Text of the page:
The oad to a soft Brexit

The oad to a soft Brexit


The UK election result has been a game changer. The electorate has turned down the Theresa May/Daily Mail offer of a hard Brexit and the threat of walking away from the negotiations with the European Union. The result is a rebuff to May and all her ministers claiming that ‘no deal is better than a bad deal.’

The new parliamentary arithmetic means that the road is now clear for negotiating a soft Brexit. That means accepting the result of the June 23 referendum but recognising that for reasons of economics, geography, history and culture a close working partnership between the UK and the Continent is in the interests of both parties. Hence, the UK should seek a partnership and cooperation arrangement with the EU across a whole range of areas – the economy, security, culture, the environment, research – where it has vital shared interests with our closest neighbours.

Furthermore, events are pushing the EU as well as the UK in that direction. First, after the latest terrorist horrors in Manchester and London, who is seriously going to suggest that the UK should pull out of its intelligence sharing and security cooperation with European police and counter-terrorism services? Second, the disastrous performance of President Trump in Saudi Arabia, at NATO and the G7 has given renewed momentum to the desire amongst European leaders for greater self-reliance. The swift declaration with the Chinese government upholding their joint commitment to the Paris agreement on climate change after Trump’s announcement of US withdrawal is an early example. Third, the election of Emmanuel Macron as the new French President adds a new powerful, political figure pushing for collective action at the European level.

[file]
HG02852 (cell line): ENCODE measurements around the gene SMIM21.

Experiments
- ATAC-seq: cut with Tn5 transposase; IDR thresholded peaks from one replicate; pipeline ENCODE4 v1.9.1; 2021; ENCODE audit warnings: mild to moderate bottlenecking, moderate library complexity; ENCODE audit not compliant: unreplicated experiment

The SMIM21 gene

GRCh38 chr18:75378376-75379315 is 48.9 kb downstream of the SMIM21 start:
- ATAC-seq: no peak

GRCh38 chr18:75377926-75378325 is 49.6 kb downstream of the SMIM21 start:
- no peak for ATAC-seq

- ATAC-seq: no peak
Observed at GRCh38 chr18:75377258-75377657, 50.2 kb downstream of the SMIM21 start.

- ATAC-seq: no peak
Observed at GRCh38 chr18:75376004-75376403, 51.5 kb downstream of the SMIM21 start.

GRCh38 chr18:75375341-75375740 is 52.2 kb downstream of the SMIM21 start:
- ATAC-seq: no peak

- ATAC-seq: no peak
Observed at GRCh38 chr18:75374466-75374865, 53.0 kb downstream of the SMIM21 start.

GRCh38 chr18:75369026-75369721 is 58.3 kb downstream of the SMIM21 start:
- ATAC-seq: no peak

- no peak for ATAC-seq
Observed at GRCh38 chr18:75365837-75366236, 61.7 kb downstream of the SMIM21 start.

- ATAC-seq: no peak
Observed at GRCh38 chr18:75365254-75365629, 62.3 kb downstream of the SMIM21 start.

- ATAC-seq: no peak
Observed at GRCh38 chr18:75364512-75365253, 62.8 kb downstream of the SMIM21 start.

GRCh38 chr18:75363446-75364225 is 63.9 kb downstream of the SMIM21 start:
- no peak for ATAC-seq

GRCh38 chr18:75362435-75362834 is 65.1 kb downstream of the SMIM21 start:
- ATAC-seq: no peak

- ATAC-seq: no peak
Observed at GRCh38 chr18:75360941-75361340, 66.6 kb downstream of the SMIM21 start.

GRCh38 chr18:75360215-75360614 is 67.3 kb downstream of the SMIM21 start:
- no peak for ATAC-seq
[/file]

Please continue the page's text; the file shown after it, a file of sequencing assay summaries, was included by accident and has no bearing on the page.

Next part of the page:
The main political obstacle remains migration. The May government has argued that the UK must pull out of the Single Market and the Customs Union because membership of either is incompatible with the UK controlling its own migration policy. This view is regularly echoed by EU leaders and Commission President Juncker. I have shown previously in Social Europe why this is not the case.

The Treaty of Rome is not a neoliberal free for all. Importantly, this is also the view of Jean Pisani Ferry, the author of Emmanuel Macron’s Presidential policy programme and now his chief economic adviser. Nine months ago Ferry wrote a pamphlet for the influential Bruegel think tank with four other senior EU policy makers entitled Europe After Brexit that argues that in an increasingly volatile world, neither the EU nor the UK has an interest in a divorce that diminishes their influence, especially as the balance of economic power shifts away from the North Atlantic world. The authors propose a new form of collaboration between the EU and the UK, a continental partnership which would consist of participating in the movement of goods, services and capital and allowing some additional labour mobility, as well as in a new system of inter-governmental decision-making and enforcement of common rules to protect the homogeneity of their deeply integrated economies.

On migration, the Bruegel authors suggest managed labour mobility is required for the interdependent parts of the European economies to function smoothly and to enable firms to transfer staff to other countries easily, but there is no legal necessity for unrestricted movement.